Before I get classified as a grade A bitch, let me sing the praises of the benefits of “Heels Classes.” No matter your age, shape, gender, etc. Heels classes promote confidence, bottom line. I love that Yanis Marshall, one of the most famous heels choreographers in the business, is a man rockin’ heels and slaying. I love how most heels choreographers have a “enter the studio as you are and leave empowered” mentality. IT’S FANTASTIC, and I think we need more of that in this world.
I’m not about to completely disrespect heels classes because it does take a lot to dance in heels (don’t believe, try it yourself haha). I’m a former ballroom/latin student so as hard it is to walk in heels, I know first hand how hard it is to dance in them, let alone look good doing it.
There’s so much expression, creativity, soul, sass, and energy that goes into Heels choreography, but I am here to state that you can completely choreograph for Heels, but do it in a classy way where it doesn’t become overtly and excessively sexual.
This is Galen Hooks. Her resume is super impressive (hello, she was a prominent dancer for Ne-Yo!) SHE is a major Heels choreographer in the business and I love these two pieces. She’s able to capture a story, embody an exuding amount of confidence and nowhere in her choreography does it turn into “slutty” movement. Of course the adjective slutty could be subjective, but it’s also a topic of “ya know it when you see it.” Galen is extremely successful, teaches master classes all over the world, and strengthens women everywhere – all with a grace and dignity of a legitimate choreographer.
Nichols in her post (which is so articulate and well spoken by the way) stated that the wardrobe is also a factor contributing to “Heels being synonymous with soft porn.” I couldn’t agree more. I’m not against anybody wearing whatever they want. Hell, when I was a west coast swing dancer, one late night social, my tank’s slit was so large you could see my entire bralette from the side. I ain’t gonna judge. What I am gonna judge you for, is contributing to a twisted and convoluted ideal of what sexy is, especially for our youth. I have no problem with a youngin’ taking heels. More power to her! But if she’s out there in an outfit that looks worthy of a nightclub, then yes I am going to judge. Why? because she’s still discovering how to be comfortable in her own skin. She’s already surrounded by a lot of noise on social media and societal ideas of what sexy is. Nichols is right. Sexy isn’t an outfit. It isn’t makeup, a giant ass, a thong, etc. IT. IS. YOU. Your ability to embrace confidently who you are. And again, heels does do that.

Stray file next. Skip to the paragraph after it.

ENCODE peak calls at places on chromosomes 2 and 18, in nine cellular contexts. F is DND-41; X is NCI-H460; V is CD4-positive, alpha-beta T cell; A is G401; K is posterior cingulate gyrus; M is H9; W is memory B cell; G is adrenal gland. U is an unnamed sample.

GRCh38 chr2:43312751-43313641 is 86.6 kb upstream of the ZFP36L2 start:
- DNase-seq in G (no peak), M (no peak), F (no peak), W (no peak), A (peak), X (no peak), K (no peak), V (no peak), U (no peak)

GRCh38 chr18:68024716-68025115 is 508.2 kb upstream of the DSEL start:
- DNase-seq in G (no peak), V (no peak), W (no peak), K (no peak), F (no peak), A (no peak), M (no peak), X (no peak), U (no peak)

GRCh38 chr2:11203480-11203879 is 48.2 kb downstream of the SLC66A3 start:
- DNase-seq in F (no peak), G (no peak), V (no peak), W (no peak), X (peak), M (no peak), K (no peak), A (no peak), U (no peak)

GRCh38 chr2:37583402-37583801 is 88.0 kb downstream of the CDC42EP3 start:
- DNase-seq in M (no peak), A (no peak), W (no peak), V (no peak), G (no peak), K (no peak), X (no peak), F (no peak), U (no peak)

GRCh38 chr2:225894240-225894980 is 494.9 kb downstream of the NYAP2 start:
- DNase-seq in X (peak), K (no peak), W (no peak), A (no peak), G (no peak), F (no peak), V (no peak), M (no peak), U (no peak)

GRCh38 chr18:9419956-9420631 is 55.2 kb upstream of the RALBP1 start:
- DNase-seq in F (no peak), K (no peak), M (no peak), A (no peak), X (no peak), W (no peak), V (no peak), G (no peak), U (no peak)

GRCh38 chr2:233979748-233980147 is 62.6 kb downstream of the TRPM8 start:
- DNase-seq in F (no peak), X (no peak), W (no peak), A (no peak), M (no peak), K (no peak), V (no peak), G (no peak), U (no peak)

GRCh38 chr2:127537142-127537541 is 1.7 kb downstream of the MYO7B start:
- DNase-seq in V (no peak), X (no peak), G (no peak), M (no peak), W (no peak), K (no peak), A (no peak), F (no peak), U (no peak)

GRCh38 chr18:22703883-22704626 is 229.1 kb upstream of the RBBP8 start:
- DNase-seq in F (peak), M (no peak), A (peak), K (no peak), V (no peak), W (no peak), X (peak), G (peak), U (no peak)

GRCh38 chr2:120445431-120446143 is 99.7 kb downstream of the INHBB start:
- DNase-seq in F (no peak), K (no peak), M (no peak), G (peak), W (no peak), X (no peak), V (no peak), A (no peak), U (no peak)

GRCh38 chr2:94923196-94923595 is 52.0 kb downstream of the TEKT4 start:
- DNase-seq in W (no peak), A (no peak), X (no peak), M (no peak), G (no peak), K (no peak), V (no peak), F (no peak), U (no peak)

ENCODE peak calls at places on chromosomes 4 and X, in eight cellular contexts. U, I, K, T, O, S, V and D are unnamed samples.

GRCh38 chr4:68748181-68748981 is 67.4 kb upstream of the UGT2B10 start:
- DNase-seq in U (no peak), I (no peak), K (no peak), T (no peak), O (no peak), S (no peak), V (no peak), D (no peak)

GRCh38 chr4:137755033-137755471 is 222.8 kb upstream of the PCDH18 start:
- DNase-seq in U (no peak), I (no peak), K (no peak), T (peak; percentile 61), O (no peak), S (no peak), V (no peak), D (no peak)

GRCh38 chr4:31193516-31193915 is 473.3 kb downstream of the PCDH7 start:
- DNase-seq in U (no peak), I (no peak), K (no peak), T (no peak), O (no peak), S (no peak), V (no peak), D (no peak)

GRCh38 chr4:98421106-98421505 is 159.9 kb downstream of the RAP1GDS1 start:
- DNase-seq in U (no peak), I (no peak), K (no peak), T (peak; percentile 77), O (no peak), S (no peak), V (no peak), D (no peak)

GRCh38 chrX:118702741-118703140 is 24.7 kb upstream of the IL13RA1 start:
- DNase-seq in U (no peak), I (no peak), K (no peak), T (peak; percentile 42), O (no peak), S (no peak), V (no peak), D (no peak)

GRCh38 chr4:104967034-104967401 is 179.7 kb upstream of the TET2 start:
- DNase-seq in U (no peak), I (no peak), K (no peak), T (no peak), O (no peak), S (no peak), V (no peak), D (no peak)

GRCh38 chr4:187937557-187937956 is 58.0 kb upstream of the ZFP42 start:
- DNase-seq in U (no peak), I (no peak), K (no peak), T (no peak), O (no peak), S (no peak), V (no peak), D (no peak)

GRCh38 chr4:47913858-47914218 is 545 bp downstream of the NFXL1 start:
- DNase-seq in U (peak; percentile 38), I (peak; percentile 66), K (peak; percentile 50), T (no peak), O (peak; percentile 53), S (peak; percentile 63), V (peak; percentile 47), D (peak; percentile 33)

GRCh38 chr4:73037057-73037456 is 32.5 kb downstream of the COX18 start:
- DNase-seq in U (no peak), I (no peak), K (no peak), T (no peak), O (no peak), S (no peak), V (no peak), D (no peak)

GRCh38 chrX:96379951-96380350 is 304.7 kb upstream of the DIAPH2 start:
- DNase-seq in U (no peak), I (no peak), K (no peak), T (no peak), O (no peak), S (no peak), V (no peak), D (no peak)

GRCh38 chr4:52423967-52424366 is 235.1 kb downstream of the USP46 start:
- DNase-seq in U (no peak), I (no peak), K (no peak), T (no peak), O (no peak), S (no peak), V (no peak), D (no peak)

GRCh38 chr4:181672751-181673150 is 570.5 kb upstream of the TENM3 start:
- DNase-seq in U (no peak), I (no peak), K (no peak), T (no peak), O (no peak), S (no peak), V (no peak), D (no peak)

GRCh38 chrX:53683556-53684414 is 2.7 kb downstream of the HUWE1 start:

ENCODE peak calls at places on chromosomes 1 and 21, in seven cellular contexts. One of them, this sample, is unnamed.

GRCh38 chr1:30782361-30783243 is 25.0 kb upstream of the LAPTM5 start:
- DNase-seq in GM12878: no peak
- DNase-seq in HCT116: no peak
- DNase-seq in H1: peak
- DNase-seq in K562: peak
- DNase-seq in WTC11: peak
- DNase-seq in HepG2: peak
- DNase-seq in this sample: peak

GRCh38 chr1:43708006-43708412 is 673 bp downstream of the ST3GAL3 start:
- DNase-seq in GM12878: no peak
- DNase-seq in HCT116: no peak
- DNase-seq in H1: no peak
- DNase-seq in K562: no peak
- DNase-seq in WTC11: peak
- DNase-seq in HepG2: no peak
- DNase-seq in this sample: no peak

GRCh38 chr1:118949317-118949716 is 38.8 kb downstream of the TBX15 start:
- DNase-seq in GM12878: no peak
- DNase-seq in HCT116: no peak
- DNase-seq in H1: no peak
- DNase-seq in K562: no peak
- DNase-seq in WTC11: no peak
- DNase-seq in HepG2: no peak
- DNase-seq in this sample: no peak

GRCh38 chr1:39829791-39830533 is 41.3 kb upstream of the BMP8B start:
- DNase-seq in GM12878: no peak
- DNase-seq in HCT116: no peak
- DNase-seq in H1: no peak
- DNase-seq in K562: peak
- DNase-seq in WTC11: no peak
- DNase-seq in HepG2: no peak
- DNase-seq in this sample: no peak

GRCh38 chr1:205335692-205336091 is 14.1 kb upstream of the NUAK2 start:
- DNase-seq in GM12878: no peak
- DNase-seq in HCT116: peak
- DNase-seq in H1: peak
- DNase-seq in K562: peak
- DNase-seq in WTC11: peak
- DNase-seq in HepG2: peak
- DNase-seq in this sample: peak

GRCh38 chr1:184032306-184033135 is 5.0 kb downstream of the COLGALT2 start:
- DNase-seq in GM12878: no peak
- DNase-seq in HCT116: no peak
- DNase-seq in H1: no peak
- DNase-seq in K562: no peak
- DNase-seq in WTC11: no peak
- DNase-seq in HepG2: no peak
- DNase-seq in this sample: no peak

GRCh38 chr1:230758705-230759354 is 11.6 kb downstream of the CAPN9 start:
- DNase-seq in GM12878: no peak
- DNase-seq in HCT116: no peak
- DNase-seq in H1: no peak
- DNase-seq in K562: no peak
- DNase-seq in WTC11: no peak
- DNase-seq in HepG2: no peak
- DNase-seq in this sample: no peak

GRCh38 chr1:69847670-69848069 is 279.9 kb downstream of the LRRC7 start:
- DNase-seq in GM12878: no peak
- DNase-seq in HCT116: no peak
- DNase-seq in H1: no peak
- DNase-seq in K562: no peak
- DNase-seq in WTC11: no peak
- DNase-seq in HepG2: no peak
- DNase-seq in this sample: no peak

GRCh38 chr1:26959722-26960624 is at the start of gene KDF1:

There are so many wonderful heels teachers out there. Every time I see Y’all killing the game I’m like, “YASSSSSSSS.” And Y’all I ain’t about to be no “egg” on Twitter troll calling out choreographers who are aiding and abetting to this topic of heels dancing being too sexual. That’s super petty and lacks the class that I’m trying to speak of in this post. However, I will challenge these choreographers to be conscientious of a) who they are choreographing for, and b) who’s watching on the other side of the screen. With dance videos becoming insanely popular these days online, you never know who is in your audience. I would hate for a young girl in the middle of nowhere USA to think, “sexy is putting my legs into the spread eagle and poppin’ my kitty (thanks, Fitness Marshall for the phrase!).” I’m one of those people who think sexiness is MOST sexy when it’s subtle, silent, and softly subtle. Call my argument invalid, thin, whatever. Let’s focus on storytelling of the music. Let’s not redefine sexy but finesse it.